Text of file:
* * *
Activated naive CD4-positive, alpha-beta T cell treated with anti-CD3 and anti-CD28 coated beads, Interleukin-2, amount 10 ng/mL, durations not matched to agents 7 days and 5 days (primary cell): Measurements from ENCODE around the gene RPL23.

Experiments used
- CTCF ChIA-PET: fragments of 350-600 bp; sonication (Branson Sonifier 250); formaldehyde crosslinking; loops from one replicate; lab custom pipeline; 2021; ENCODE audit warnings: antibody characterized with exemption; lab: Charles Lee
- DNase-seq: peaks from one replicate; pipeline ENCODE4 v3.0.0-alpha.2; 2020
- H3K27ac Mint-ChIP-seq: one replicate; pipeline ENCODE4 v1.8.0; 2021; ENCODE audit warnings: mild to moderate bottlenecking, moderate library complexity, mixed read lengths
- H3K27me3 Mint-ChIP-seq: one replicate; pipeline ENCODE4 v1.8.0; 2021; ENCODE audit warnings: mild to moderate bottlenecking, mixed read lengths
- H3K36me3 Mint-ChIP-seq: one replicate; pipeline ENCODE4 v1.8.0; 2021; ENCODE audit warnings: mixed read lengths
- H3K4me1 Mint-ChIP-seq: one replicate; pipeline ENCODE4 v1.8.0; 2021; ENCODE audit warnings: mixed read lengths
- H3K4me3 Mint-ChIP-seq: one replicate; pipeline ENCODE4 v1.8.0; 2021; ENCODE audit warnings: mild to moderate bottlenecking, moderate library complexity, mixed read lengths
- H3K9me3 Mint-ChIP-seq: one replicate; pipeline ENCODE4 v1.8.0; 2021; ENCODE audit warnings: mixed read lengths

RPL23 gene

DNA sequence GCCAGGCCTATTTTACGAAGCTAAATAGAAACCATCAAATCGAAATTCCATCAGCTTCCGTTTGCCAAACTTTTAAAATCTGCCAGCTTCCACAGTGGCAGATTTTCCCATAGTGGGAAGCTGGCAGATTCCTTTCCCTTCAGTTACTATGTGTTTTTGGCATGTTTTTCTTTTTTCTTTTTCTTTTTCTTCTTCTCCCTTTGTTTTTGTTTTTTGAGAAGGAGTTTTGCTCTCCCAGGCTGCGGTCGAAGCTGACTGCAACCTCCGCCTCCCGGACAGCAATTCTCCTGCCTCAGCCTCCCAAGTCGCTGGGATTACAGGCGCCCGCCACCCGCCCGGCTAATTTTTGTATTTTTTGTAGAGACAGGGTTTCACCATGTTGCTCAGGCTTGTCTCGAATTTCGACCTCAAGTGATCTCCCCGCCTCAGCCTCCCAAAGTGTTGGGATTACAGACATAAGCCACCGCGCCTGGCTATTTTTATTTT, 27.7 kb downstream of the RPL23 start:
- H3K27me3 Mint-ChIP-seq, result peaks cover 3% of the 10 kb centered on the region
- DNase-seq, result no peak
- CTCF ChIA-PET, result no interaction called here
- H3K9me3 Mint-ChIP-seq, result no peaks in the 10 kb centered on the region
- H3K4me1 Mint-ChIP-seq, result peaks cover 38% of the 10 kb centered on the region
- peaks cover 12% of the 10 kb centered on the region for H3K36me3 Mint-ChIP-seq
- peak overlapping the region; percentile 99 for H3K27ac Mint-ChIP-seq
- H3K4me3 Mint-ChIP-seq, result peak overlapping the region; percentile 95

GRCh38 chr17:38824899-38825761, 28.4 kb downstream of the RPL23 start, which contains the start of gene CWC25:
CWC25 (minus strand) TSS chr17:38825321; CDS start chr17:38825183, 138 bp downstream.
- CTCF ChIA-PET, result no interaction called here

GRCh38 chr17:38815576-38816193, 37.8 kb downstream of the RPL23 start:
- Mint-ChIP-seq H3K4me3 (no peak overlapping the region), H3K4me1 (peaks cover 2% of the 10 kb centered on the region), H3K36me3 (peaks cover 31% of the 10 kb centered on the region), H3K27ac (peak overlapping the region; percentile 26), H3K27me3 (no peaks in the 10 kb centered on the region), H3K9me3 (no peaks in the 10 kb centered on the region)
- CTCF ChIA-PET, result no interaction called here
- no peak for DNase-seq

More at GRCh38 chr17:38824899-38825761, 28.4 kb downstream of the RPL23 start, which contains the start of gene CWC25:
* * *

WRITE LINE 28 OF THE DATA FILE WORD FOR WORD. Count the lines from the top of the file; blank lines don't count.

More at GRCh38 chr17:38824899-38825761, 28.4 kb downstream of the RPL23 start, which contains the start of gene CWC25: